For Domestic Violence Awareness Month, lives lost at the hands of domestic violence were honored in downtown Louisville by the Center for Women and Families.Purple flowers were laid on 22 empty chairs — each with the name of a person gone too soon. Those names ranged from 27-year-old Mary Roos, whose body was found inside a trash can in a Chickasaw alley, to Del’Luna Banks, who was only 7-weeks-old when she died at the hands of her father.”Domestic violence is real,” Adrian Walters said. “A lot of people don’t get the help that they need and then it’s too late.”Walters was invited to the ceremony to place a flower on the chair with her brother’s name — John Brasher who was killed in late July.”It brought everything to home,” Walters said.Brasher was part of nearly 36% of men in Kentucky who experience domestic violence according to data. For women, it’s almost half, at 45.3%.There was also a message of hope from a survivor of domestic violence who said she suffered in silence like many others.”If my abuser was still alive, I have a strong feeling I would be one of the chairs in the circle today,” Alison Addie said. “We are part of a society that too often fails to recognize the reality that is domestic violence. Somewhere in our community today a person is searching for a story similar to theirs that makes them feel a little less lonely in their experience that is domestic violence.”But through her pain, Addie believed she gained one of her greatest powers — her voice.”We are not alone and that means there’s still more work to do,” Addie said.If you or someone you know is experiencing domestic violence, you can reach the Center for Women and Families at 581-7222. Their services are free.You can reach the Center for Women and Families crisis hotline by calling 1-844-237-2331.If you don’t feel safe calling, you can also reach out on Facebook. The center’s messages are monitored 24/7.

For Domestic Violence Awareness Month, lives lost at the hands of domestic violence were honored in downtown Louisville by the Center for Women and Families.

Purple flowers were laid on 22 empty chairs — each with the name of a person gone too soon. Those names ranged from 27-year-old Mary Roos, whose body was found inside a trash can in a Chickasaw alley, to Del’Luna Banks, who was only 7-weeks-old when she died at the hands of her father.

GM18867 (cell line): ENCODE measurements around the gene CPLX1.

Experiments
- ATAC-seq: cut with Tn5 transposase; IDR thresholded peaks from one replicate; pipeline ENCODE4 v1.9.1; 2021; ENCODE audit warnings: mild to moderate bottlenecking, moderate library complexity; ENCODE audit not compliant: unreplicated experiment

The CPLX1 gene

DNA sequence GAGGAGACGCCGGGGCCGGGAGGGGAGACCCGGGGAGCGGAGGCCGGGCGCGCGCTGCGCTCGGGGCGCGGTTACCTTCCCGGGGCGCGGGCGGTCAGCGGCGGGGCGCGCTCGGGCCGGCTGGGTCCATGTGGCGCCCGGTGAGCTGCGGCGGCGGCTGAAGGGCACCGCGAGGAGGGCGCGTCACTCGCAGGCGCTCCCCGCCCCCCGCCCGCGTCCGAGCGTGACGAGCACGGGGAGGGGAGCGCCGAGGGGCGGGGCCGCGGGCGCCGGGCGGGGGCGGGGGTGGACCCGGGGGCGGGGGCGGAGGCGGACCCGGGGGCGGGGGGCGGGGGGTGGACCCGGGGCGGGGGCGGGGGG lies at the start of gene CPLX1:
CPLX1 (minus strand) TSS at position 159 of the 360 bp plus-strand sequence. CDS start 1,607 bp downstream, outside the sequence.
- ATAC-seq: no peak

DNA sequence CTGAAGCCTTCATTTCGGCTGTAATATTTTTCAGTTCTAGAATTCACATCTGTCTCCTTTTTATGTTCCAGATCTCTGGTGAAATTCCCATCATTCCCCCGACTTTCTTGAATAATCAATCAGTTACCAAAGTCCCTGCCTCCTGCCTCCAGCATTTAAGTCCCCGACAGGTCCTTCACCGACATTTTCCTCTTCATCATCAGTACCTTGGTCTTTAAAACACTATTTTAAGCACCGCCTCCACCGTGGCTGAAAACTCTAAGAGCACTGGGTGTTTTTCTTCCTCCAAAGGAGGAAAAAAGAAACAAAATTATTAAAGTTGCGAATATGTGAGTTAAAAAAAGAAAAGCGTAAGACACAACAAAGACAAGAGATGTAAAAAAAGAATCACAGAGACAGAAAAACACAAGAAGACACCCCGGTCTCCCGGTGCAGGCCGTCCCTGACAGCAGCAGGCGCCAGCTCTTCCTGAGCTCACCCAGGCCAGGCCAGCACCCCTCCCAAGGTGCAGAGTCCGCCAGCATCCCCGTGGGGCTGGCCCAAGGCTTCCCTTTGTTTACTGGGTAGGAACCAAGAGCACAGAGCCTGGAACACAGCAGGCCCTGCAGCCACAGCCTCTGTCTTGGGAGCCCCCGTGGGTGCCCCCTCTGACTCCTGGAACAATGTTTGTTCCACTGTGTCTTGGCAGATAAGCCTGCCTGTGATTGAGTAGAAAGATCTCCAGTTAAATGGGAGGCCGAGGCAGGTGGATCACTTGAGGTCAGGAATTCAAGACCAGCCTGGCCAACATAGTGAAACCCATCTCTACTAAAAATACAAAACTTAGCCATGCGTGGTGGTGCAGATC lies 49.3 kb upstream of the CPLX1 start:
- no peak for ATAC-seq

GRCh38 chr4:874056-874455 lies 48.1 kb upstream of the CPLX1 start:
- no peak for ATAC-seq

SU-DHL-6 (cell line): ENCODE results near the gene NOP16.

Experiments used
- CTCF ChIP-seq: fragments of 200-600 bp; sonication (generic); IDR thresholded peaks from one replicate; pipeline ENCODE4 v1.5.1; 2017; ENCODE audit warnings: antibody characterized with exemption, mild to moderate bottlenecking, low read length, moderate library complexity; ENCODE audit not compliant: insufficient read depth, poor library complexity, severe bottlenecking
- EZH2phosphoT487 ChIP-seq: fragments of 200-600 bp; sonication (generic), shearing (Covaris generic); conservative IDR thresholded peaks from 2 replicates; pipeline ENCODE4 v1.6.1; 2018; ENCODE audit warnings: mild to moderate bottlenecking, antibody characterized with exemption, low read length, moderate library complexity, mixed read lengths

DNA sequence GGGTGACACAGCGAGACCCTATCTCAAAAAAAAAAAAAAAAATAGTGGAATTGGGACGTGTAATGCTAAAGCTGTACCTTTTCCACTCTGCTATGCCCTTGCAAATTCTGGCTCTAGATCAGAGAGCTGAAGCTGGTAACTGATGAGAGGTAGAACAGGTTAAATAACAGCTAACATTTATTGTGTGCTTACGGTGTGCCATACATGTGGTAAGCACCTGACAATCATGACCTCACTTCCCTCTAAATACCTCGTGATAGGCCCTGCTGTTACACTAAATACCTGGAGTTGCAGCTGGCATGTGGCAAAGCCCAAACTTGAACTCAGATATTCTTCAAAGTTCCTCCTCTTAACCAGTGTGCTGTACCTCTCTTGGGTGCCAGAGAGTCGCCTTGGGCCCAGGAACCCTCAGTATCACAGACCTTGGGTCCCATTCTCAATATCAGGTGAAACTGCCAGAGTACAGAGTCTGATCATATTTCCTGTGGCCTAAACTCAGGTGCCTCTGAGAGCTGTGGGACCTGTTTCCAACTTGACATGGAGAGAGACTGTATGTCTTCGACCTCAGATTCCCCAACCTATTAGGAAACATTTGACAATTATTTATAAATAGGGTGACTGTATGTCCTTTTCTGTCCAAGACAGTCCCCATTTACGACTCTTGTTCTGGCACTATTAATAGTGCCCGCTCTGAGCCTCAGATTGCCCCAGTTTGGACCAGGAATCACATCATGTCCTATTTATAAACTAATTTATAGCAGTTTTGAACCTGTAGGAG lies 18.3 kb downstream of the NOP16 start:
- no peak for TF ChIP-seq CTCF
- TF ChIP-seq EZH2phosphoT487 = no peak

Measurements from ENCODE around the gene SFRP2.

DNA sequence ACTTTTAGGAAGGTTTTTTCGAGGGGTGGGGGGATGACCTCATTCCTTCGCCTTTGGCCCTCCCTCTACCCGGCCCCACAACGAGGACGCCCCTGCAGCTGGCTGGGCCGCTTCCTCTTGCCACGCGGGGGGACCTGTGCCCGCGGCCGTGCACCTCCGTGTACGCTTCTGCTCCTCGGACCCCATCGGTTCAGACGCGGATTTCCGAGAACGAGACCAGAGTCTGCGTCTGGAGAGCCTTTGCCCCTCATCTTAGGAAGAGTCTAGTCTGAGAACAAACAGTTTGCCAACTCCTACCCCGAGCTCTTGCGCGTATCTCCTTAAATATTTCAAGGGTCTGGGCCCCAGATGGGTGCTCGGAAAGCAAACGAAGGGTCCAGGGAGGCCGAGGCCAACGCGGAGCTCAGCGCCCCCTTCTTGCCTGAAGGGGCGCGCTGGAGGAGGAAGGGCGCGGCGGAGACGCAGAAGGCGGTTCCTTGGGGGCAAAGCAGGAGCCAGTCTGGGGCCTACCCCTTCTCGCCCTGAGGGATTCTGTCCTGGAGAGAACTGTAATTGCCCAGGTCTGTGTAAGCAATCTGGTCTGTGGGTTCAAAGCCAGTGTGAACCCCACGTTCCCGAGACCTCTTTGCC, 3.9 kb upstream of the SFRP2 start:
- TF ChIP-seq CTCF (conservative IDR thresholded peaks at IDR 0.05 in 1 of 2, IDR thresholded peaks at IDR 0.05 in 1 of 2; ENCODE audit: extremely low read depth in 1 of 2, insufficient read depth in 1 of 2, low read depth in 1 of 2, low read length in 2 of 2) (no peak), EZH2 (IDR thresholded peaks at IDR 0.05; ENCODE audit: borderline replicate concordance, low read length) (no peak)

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“Domestic violence is real,” Adrian Walters said. “A lot of people don’t get the help that they need and then it’s too late.”

Walters was invited to the ceremony to place a flower on the chair with her brother’s name — John Brasher who was killed in late July.

“It brought everything to home,” Walters said.

Brasher was part of nearly 36% of men in Kentucky who experience domestic violence according to data. For women, it’s almost half, at 45.3%.

There was also a message of hope from a survivor of domestic violence who said she suffered in silence like many others.

“If my abuser was still alive, I have a strong feeling I would be one of the chairs in the circle today,” Alison Addie said. “We are part of a society that too often fails to recognize the reality that is domestic violence. Somewhere in our community today a person is searching for a story similar to theirs that makes them feel a little less lonely in their experience that is domestic violence.”

But through her pain, Addie believed she gained one of her greatest powers — her voice.

“We are not alone and that means there’s still more work to do,” Addie said.

If you or someone you know is experiencing domestic violence, you can reach the Center for Women and Families at 581-7222. Their services are free.

You can reach the Center for Women and Families crisis hotline by calling 1-844-237-2331.

If you don’t feel safe calling, you can also reach out on Facebook. The center’s messages are monitored 24/7.

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